NASA weighs new shuttle foam problem
Updated: 2006-07-04 06:49
NASA wrestled Monday with whether to try a Fourth of July space shuttle
liftoff after the startling discovery of a small chunk of foam insulation that
broke off Discovery's fuel tank as it sat on the launch pad.
The troubling find came after inspectors discovered a 5-inch-long crack
in the foam, a problem that continues to vex NASA ever since a big piece of foam
brought down Columbia and killed seven astronauts in 2003.
A graphic from NASA
shows the external fuel tank, close-up of the lock speedline bracket
showing an area of missing foam and a photo of the missing chunk of foam
from space shuttle Discovery's external fuel tank in Cape Canaveral July
3, 2006. [Reuters]
NASA managers were
meeting Monday evening to decide how to tackle the problem and whether a Tuesday
launch was possible.
At least one member of the panel of experts that investigated the Columbia
accident said he was nervous about the decision.
"If those guys aren't more nervous than I am, they've become jaded and should
resign their positions," said Nobel Prize-winning physicist Douglas Osheroff.
But two of Osheroff's accident board colleagues said they were comfortable, with
board chairman Harold Gehman Jr. saying, "It looks to me like they are following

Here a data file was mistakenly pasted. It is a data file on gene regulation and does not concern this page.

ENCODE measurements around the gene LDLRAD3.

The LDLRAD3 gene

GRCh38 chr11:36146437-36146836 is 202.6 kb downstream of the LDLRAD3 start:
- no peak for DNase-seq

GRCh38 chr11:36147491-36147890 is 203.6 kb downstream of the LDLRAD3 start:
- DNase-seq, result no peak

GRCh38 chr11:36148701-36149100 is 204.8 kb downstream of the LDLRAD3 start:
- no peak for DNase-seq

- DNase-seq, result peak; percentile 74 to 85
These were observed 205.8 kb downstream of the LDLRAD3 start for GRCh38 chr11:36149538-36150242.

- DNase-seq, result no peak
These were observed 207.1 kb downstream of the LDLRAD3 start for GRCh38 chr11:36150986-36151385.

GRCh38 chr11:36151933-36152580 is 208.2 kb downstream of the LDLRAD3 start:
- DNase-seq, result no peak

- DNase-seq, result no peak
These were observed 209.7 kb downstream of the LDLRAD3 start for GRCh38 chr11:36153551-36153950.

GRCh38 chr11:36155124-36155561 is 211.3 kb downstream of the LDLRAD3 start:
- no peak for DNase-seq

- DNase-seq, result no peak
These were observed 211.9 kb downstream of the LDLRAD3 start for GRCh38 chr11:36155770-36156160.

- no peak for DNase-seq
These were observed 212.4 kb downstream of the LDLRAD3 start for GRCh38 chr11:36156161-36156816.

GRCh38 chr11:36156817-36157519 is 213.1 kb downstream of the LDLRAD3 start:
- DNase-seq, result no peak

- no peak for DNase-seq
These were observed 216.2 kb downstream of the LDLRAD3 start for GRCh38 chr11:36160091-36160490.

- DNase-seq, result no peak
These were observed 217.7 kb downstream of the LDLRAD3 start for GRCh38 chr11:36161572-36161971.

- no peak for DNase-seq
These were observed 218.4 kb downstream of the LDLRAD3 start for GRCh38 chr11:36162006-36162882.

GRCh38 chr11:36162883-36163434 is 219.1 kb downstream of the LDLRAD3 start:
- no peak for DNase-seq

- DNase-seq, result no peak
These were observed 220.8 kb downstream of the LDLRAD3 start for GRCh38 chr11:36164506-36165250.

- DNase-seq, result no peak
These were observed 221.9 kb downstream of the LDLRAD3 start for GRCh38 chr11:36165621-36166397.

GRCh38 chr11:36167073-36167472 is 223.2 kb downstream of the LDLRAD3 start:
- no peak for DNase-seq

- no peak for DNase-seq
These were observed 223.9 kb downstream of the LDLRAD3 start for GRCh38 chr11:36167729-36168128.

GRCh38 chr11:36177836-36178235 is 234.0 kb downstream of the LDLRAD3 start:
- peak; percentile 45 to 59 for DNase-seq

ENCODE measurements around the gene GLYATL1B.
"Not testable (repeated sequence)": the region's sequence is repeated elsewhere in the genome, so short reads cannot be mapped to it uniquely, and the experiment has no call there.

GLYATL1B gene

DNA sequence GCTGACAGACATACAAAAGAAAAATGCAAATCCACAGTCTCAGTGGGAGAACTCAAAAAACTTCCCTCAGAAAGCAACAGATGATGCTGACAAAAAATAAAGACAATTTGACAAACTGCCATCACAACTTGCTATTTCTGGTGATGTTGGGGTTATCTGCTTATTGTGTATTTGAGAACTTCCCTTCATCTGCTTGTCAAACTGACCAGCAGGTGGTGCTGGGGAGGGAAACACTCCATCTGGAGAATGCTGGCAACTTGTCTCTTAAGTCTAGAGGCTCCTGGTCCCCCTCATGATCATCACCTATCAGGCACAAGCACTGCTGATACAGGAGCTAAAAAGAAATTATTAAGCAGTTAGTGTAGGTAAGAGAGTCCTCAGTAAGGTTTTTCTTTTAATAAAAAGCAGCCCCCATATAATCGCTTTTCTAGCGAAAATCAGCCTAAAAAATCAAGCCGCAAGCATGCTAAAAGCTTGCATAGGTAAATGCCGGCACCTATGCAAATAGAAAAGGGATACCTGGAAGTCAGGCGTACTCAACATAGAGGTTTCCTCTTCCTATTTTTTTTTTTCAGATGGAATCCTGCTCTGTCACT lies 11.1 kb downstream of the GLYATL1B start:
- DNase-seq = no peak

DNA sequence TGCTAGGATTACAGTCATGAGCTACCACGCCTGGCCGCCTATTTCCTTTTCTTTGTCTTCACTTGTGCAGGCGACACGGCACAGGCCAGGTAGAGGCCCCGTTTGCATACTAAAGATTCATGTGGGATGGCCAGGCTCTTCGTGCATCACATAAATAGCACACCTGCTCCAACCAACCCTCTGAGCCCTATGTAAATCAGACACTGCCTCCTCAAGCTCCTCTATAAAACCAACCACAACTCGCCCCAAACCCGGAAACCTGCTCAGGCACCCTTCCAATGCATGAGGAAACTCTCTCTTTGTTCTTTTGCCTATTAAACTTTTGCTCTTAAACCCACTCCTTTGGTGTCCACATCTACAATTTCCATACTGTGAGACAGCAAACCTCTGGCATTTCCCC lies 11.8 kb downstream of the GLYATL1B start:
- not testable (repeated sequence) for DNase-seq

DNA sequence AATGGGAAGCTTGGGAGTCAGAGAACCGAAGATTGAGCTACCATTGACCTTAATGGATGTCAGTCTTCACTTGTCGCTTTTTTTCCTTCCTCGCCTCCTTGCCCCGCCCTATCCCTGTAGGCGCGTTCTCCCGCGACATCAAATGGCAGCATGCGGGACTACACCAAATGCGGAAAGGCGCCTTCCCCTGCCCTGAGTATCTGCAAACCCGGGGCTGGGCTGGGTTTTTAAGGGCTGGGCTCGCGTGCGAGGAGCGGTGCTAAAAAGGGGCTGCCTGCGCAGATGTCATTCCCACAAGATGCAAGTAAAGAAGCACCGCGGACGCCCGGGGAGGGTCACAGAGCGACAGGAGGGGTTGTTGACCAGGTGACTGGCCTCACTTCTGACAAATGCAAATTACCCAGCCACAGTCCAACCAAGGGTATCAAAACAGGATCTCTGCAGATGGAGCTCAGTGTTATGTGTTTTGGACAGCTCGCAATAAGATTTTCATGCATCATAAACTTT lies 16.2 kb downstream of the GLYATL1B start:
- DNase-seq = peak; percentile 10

the right decision processes."
NASA managers are leaning toward flying Discovery with no changes to the foam
section in question, said John Chapman, external tank project manager.
The other options were to spend a day inspecting the foam area of
concern, which would push the launch back to Wednesday, or to try to fix the foam, which
would take several days and require NASA to use a new technique since such a
repair has never been done in that area before, Chapman said.
"We believe we're getting much more comfortable with the ability to
potentially fly as we are right now, but the team is still looking at that,"
Chapman said. "We want to make sure that we understand all the considerations
that caused this foam to be lost."
The 3-inch-long, triangle-shaped piece fell off an area of foam that covers
an expandable bracket holding a liquid oxygen fuel line against the huge
external tank. NASA engineers believe ice built up in that area from
condensation caused by rain Sunday.